Today the National Audit Office (NAO) reports that through its ‘Everyone In’ campaign, the Ministry of Communities, Housing and Local Government (the Department) swiftly provided emergency housing for rough sleepers during the first wave of the COVID-19 pandemic. However, the response raised issues that need to be addressed if government is to achieve its goal of ending rough sleeping by the end of this Parliament.
Rough sleepers typically experience poorer health than the rest of the population and are especially vulnerable to respiratory illnesses. Those at risk of rough sleeping may also occasionally sleep in communal shelters, where they cannot self-isolate if they have symptoms of COVID-19.
On 26 March 2020, the Department launched its ‘Everyone In’ campaign, asking local authorities to immediately house rough sleepers and those at risk of rough sleeping to protect their health and stop wider transmission of COVID-19. Local authorities expect to spend around £170 million this financial year rehousing rough sleepers in response to the COVID-19 pandemic, paid for by a combination of emergency government grants, existing homelessness funding streams, and their own resources.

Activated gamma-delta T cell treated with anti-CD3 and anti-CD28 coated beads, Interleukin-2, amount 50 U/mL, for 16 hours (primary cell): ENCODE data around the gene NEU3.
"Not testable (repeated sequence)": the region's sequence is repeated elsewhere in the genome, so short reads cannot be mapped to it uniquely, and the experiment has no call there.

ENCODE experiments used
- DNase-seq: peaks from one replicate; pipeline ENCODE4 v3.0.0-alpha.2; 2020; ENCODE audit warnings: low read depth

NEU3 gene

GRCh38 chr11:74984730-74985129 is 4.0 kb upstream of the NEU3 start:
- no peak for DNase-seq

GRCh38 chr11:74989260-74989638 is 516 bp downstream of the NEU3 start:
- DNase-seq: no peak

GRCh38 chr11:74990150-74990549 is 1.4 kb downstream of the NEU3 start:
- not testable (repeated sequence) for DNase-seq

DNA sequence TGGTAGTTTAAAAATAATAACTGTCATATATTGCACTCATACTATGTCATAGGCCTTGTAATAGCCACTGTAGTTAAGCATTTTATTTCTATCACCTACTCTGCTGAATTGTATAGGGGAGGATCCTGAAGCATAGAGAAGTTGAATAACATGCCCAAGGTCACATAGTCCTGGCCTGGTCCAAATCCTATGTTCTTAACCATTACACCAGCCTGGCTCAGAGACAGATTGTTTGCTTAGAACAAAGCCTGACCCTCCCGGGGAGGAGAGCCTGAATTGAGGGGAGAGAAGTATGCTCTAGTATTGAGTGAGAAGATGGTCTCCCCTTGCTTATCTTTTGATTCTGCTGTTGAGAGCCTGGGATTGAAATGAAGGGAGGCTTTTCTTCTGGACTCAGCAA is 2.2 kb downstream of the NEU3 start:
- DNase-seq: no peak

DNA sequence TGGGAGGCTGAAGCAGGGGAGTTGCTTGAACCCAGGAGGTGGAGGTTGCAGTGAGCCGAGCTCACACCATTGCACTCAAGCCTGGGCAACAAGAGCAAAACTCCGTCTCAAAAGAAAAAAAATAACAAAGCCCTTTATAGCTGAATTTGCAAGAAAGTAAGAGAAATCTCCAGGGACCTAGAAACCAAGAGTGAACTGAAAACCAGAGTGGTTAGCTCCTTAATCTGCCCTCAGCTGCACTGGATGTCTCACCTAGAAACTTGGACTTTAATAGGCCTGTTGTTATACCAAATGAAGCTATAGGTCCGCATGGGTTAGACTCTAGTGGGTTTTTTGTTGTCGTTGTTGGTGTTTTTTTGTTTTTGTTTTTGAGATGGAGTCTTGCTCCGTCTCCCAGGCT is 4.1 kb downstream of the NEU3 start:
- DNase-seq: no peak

The Department swiftly reorganised to launch Everyone In, despite not having a contingency plan for protecting the rough sleeping population in the event of a pandemic. It adopted a hands-on approach to work intensively with local authorities, homelessness charities and hotel chains. By mid-April 2020, 5,400 people had been made an offer of emergency accommodation and by the end of November, over 33,000 people had been helped through Everyone In. A total of 23,273 people had been supported to move into the private rental sector or another form of settled accommodation, and 9,866 people remained inhotels and other emergency accommodation.
COVID-19 claimed relatively few lives among the rough sleeping population in England in the first wave. Up to June 2020,1 16 deaths among homeless people had been linked to COVID-19. Evidence suggests that Everyone In may have avoided more than 20,000 infections and 266 deaths overall.2